By Dr. Sulzhan Bali, MSc-GH '16
24th of July.
The day Macchu Picchu was discovered in 1911.
The day Apollo XI returned to the Earth after the first successful mission of taking humans to the moon in 1969.
Yet, in Nigeria, that day in 2014 will always be marked as the day Patrick Sawyer—the index patient of Ebola—died and set an outbreak in motion in one of the most populated cities in Africa. Patrick Sawyer was a Liberian-American citizen and a diplomat who violated his Ebola quarantine to travel to Nigeria for an ECOWAS convention. His collapse at the airport, coupled with an ongoing strike by Nigerian doctors in public hospitals, landed him at a private hospital in Obalende, where he infected eight other people.
Patrick Sawyer’s death marked the beginning of an Ebola epidemic in Lagos, a city of 21 million. Lagos is a major economic hub in Africa and one of its biggest cities. An uncontrolled Ebola epidemic would have a far-reaching economic impact beyond the borders of the city, its country, and even its continent.
A recent study has shown that Ebola virus remains active in a dead body for more than a week. Add to this that the body is most infectious in the hours before death, and it is a "virus bomb" waiting to happen if handled incorrectly. West Africa, especially Nigeria, has a strong funeral culture. This Ebola-infected Liberian diplomat’s body was transported and incinerated in accordance with the WHO and CDC protocol. This feat was achieved despite immense political and diplomatic pressure to return the body for funeral rites. It represents one of the many cases of collaboration and "clinical system governance" that are at the heart of the successful containment of Ebola in Nigeria. It is one of the many stories that I'm hoping to highlight in my research on the role of the private sector in Nigeria’s successful Ebola containment.
As part of my research, I am looking at 10 different economic sectors to understand how the Ebola outbreak impacted the private sector and how the private sector dealt with the challenges that the Ebola outbreak posed. My hope is that this research will lead to lessons for the private sector on how, in times of an epidemic, they can help the government to mitigate the disease’s economic impact. I also hope that the resulting report will help governments engage with the private sector more effectively in times of emergencies.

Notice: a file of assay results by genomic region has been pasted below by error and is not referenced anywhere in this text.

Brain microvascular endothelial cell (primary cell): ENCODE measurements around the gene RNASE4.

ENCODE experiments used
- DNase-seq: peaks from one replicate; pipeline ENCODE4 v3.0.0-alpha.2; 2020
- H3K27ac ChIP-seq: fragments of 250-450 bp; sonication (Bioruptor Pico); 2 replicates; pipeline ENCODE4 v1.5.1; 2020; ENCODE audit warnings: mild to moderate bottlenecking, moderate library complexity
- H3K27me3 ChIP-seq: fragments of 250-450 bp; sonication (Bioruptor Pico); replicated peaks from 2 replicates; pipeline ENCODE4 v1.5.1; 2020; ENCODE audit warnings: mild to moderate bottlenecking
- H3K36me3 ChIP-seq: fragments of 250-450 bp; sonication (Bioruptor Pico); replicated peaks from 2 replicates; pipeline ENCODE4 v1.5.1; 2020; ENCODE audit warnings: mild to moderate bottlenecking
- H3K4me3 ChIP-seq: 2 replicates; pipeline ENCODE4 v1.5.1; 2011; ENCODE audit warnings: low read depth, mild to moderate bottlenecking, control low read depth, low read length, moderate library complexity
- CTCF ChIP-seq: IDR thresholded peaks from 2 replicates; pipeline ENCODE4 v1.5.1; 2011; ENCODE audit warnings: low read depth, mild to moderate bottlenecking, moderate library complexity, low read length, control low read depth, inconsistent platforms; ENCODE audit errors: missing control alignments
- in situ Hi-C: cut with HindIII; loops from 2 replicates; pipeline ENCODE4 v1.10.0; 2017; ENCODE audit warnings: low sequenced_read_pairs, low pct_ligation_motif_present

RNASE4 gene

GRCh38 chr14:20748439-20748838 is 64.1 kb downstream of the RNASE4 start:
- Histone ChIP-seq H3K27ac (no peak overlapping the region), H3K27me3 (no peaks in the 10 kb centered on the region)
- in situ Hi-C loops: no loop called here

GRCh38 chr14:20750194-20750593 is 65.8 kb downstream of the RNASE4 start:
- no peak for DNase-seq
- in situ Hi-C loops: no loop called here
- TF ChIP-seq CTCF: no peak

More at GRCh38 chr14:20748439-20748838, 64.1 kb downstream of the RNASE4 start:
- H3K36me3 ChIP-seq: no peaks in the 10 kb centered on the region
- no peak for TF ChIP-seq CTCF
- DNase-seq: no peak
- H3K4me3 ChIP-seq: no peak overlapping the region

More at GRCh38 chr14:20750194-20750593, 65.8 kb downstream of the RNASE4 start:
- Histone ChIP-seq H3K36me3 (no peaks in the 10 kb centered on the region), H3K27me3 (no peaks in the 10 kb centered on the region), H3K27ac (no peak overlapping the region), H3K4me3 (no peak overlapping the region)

With many outbreaks, especially of highly fatal diseases such as Ebola, fear is the biggest demon. This fear has led to the crippling of economies of Ebola-affected countries. This fear has cost Sierra Leone, Guinea, and Liberia 12 % of their GDP in foregone income and unraveled the years of progress made by these countries. However, this fear is not just a phenomenon limited to West Africa. I had a very personal encounter with this fear recently, when I was quarantined for a few hours in the United States (despite Nigeria being declared Ebola free since October 2014).
It has been a humbling experience so far, as I try to understand how this fear and the hysteria around Ebola can lead to significant behavioral changes—some of them necessary but some extreme. Everyone I speak to has a story to share. Some people tell of how they bought more than two bus tickets to prevent sitting next to other people. Others tell of hospitals resembling "ghost buildings" as people avoided hospitals and doctors like the plague. Many tell of the "Ebola elbow-shake" that replaced the usual handshake or hug. The reality is that although the Ebola outbreak infected 21 people in Nigeria, it actually affected the lives of 21 million people in Lagos alone, in one way or another. I have come to realize that there is a thin line between precaution and hysteria. Maintaining the equilibrium between the two is the key to controlling the disease and mitigating its economic impact.
As I wrap up my interviews, a few questions resonate with me time and time again from these sessions. For the doctors who died in Nigeria’s fight against Ebola:
“Can we truly say our country is a safer place after their sacrifice?”
“Are we prepared for the next time?”
“Ebola is back in Liberia. What can we do to prevent Ebola from coming back to Nigeria?”
And for myself:
“How will your report help Nigeria?”
These are the questions that keep me going. Although my report may not be able to answer all of the aforementioned questions, I do hope it will at least get policy makers, students, and advocacy groups talking about how countries can be better prepared for the next big outbreak and how public-private collaboration can lead a country out of an epidemic and on a path of recovery.
To end on a positive note, 24th July, 2015 also marked one year since the last polio case in Nigeria—an achievement that clearly shows what collaboration in global health can achieve.
(To learn more about my research or to contribute/collaborate in my study, please contact me.)
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